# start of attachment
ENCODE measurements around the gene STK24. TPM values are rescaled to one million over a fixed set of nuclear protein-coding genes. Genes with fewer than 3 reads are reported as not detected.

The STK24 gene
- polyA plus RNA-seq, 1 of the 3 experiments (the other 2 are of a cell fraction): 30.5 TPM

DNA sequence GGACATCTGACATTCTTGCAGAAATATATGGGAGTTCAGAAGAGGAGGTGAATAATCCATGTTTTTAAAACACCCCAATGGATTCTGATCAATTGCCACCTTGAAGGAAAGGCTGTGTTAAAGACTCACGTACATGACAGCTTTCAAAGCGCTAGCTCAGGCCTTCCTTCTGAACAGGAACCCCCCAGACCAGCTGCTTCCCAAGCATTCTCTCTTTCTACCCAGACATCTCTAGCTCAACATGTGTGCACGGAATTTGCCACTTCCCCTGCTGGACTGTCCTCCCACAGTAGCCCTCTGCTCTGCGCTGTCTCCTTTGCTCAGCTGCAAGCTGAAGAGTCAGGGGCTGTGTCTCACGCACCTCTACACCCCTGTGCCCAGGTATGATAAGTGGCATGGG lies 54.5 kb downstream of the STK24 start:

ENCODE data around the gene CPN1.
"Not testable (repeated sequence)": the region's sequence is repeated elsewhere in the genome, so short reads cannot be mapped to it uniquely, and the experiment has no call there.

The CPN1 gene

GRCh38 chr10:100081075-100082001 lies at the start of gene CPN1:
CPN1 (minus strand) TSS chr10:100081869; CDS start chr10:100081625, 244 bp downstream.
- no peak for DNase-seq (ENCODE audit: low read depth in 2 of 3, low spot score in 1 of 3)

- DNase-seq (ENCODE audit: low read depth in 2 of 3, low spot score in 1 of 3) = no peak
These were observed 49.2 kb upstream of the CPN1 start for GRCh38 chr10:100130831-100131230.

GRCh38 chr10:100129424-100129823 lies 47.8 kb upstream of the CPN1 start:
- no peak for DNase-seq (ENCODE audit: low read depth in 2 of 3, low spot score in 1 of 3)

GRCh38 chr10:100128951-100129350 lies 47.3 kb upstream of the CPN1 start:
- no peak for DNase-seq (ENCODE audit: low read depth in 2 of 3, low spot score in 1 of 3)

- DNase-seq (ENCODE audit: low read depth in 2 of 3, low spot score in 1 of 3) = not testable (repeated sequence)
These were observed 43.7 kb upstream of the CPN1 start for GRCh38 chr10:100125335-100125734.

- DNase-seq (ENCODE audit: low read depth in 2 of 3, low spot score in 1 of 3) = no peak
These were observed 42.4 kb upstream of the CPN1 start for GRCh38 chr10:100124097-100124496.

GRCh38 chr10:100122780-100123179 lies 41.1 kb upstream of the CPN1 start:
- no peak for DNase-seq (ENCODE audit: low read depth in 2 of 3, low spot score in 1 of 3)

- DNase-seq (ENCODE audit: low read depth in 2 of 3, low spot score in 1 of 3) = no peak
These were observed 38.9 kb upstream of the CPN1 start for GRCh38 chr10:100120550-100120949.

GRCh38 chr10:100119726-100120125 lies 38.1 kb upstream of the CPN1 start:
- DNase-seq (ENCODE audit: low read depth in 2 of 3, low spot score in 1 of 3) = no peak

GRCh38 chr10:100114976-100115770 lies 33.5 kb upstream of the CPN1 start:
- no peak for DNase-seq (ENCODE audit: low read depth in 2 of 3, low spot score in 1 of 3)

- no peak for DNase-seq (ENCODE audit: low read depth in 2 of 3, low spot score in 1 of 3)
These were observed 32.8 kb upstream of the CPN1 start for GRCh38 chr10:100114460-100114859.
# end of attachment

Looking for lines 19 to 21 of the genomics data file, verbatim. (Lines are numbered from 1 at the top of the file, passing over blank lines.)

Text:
- DNase-seq (ENCODE audit: low read depth in 2 of 3, low spot score in 1 of 3) = no peak
These were observed 42.4 kb upstream of the CPN1 start for GRCh38 chr10:100124097-100124496.

GRCh38 chr10:100122780-100123179 lies 41.1 kb upstream of the CPN1 start: